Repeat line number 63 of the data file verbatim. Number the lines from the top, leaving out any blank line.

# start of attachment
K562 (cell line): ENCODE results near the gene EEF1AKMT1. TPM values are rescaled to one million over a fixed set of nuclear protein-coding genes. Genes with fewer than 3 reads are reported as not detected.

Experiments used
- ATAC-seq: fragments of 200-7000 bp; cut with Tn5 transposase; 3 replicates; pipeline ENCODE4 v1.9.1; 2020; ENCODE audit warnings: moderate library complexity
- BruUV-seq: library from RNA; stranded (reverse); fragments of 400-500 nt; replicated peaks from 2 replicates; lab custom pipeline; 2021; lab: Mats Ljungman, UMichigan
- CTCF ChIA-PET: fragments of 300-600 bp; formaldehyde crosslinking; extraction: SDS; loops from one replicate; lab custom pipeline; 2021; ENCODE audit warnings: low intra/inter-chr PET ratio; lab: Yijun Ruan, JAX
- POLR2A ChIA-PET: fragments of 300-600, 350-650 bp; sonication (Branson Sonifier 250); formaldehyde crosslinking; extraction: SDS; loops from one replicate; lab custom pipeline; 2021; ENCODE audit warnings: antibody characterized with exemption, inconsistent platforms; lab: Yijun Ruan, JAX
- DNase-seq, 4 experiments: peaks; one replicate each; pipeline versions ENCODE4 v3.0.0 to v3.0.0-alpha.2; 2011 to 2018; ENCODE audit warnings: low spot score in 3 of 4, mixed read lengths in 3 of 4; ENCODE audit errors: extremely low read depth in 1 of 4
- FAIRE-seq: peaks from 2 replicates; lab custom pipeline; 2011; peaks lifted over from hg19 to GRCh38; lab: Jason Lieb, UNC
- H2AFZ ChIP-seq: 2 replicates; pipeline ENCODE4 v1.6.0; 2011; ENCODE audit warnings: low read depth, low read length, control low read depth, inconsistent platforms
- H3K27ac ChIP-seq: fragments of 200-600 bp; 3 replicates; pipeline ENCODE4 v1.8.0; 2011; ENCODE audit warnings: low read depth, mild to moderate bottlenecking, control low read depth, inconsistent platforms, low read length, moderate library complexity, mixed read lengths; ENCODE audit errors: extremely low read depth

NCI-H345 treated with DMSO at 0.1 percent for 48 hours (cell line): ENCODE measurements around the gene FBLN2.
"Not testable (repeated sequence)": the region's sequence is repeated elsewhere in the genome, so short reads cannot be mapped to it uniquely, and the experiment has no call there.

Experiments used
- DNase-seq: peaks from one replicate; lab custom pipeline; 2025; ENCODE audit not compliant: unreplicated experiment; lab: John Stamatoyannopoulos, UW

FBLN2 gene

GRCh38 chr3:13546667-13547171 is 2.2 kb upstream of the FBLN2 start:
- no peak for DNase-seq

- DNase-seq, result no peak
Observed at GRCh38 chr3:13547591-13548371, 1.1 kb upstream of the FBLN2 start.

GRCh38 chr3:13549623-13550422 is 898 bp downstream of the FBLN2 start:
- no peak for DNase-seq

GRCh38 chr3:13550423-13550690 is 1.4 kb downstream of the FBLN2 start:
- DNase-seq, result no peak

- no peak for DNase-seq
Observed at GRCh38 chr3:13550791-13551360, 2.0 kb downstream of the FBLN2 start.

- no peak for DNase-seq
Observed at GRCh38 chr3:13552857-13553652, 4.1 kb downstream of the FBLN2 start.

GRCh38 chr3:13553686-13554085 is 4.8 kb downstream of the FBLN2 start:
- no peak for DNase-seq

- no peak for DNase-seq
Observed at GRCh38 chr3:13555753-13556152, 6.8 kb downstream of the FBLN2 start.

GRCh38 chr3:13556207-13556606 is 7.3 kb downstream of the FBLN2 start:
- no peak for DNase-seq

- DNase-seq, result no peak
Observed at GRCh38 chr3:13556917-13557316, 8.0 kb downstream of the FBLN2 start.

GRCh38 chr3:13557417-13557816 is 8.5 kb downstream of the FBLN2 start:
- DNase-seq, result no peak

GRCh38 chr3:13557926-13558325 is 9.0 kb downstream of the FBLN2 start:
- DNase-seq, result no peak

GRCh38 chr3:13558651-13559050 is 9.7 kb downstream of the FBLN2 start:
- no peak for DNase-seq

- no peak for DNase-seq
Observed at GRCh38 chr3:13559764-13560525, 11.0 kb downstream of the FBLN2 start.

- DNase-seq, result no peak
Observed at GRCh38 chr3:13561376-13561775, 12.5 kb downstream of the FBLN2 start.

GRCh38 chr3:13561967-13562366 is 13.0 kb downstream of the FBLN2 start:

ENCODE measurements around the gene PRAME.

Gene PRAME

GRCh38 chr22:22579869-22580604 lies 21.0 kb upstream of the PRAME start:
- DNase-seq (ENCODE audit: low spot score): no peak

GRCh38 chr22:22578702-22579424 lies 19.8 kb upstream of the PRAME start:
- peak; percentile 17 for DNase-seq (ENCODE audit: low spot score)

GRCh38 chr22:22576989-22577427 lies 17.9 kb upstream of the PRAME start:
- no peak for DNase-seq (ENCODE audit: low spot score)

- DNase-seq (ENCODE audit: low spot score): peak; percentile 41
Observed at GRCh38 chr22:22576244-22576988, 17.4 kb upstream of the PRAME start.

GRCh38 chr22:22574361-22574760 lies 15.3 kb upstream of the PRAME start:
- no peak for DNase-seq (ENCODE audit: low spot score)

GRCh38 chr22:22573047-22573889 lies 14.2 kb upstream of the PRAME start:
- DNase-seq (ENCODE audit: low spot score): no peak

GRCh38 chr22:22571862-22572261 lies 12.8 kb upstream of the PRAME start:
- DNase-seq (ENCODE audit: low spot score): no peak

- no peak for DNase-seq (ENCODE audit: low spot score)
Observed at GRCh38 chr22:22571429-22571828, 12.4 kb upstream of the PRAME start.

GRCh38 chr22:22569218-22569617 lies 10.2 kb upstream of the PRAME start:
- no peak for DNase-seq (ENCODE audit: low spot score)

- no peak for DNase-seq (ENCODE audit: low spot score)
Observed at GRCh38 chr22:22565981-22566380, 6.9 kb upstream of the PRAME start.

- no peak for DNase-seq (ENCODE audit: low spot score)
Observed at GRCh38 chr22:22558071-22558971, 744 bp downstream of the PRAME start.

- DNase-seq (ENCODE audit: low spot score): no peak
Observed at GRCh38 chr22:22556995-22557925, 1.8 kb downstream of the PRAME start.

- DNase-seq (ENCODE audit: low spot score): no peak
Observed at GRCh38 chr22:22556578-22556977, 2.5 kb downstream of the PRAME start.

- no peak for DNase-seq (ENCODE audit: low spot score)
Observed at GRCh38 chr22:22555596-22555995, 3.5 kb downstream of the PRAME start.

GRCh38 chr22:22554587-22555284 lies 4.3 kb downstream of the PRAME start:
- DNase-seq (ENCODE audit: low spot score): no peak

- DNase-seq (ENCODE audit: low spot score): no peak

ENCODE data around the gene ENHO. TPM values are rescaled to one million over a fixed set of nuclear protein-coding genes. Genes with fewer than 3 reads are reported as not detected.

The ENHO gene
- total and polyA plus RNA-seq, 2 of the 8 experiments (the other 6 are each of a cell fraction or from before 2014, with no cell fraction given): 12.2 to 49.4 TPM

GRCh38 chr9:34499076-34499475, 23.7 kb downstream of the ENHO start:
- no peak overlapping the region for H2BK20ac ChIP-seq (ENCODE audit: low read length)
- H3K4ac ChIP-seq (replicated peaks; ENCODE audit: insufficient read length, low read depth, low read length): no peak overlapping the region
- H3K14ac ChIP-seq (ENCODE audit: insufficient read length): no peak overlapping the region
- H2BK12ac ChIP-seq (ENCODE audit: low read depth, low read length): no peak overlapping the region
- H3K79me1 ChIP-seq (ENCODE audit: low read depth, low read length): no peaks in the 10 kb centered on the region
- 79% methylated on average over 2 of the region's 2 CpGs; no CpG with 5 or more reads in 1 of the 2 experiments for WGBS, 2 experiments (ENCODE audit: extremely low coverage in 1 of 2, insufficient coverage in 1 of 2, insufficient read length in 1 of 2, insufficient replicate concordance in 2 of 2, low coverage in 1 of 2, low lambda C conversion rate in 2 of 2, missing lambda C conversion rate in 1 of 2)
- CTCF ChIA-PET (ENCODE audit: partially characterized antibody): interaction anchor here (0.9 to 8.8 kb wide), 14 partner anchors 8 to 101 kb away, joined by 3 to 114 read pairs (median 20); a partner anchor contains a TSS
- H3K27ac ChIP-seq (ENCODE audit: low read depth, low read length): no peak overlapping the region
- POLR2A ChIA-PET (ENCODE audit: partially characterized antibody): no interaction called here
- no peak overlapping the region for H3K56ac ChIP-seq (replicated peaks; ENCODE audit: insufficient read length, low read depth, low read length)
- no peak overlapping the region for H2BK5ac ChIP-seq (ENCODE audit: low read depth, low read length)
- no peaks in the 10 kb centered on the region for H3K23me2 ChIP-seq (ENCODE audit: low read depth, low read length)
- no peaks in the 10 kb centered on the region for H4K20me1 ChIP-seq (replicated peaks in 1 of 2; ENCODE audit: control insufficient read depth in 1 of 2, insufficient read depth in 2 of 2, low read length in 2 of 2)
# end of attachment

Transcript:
- no peak for DNase-seq (ENCODE audit: low spot score)